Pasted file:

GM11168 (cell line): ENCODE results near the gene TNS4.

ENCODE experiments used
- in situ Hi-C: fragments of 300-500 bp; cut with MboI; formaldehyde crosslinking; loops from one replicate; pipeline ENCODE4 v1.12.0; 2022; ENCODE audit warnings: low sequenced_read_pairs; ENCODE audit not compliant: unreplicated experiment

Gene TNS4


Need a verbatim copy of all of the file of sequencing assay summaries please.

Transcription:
GM11168 (cell line): ENCODE results near the gene TNS4.

ENCODE experiments used
- in situ Hi-C: fragments of 300-500 bp; cut with MboI; formaldehyde crosslinking; loops from one replicate; pipeline ENCODE4 v1.12.0; 2022; ENCODE audit warnings: low sequenced_read_pairs; ENCODE audit not compliant: unreplicated experiment

Gene TNS4